, as the method of 2D Gaussian distribution generation, to be used for the centerness probabilities of a given oriented bbox. More specifically, the Gaussian distribution

is designed in anisotropic way: the values for the 2 dimensions, denoted as , which are the diagonals of , are different, and their values are determined from the length and width of the bbox, respectively. The procedure of generating the center heatmap, denoted by , can be formulated as:

(6)

where,

(7)

and and denote the center location and dimensions of a bbox, respectively. indicates the ground truth class for the bbox. is the indicator function and denotes the set of locations that are inside the bbox. is a decay factor that decides the sharpness of generated heatmap. The value of depends on the class of the given bbox.

3.5 Loss Functions

Following Eq. (1), the center heatmap loss is defined as:

(8)

where and are the predicted and ground-truth heatmap values, respectively. is a small value for numerical stability. and are the parameters to control penalty-reduced focal loss. For all the experiments, we follow the setting in [sun2021rsn]: , and .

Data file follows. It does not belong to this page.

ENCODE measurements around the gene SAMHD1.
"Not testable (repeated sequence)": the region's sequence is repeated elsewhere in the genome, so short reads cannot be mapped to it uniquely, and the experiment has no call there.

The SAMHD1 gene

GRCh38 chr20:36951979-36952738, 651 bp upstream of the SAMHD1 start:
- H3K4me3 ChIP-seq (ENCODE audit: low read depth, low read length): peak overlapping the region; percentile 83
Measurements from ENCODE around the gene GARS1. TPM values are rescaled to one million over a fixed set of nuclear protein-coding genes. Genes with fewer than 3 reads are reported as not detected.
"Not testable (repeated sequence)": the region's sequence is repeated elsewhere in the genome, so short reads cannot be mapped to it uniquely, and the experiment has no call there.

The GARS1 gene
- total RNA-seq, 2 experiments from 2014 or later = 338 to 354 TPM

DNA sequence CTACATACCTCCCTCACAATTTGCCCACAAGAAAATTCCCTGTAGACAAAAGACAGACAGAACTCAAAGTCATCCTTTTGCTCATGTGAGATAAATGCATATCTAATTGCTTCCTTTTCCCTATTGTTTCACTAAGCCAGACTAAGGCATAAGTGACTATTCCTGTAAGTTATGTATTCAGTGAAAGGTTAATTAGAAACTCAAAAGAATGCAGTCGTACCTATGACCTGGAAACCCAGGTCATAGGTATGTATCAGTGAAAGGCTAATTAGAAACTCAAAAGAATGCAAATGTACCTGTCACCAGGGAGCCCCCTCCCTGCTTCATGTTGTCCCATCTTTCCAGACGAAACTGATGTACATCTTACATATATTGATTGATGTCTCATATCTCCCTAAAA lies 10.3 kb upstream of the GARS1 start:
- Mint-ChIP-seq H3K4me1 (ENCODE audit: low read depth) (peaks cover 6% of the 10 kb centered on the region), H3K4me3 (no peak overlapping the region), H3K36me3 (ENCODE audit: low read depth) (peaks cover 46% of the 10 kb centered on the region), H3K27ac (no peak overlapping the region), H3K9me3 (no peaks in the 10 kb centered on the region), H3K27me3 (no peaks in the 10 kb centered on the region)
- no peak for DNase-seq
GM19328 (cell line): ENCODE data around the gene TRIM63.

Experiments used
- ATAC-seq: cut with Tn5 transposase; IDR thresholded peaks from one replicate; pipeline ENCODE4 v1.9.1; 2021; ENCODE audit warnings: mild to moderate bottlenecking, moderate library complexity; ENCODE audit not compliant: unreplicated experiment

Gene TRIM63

The bounding box head is responsible for location, dimension and orientation regression, which are represented by the following parameters: , where are the box center offsets with respect to the corresponding voxel centers; and and denote the length, width, height and yaw of a bounding box. We apply smoothed L1 (SL1) losses to regress and for the attribute, and directly regress actual values for other attributes:

(9)
(10)

where, denotes ground truth values corresponding to original symbols. The total loss for box regression is:

(11)

where is the number of box samples and equals 1 if the ground truth heatmap value of the th feature map pixel is larger than a threshold , which is set to 0.2 in the experiments.

4 Experiments

We introduce the implementation details of the RAANet  and evaluate its performance in multiple experiments. The inference results are uploaded to and evaluated by the nuScenes official benchmark [nusceneslink]. The diagnostic analysis of each component is shown in the ablation studies.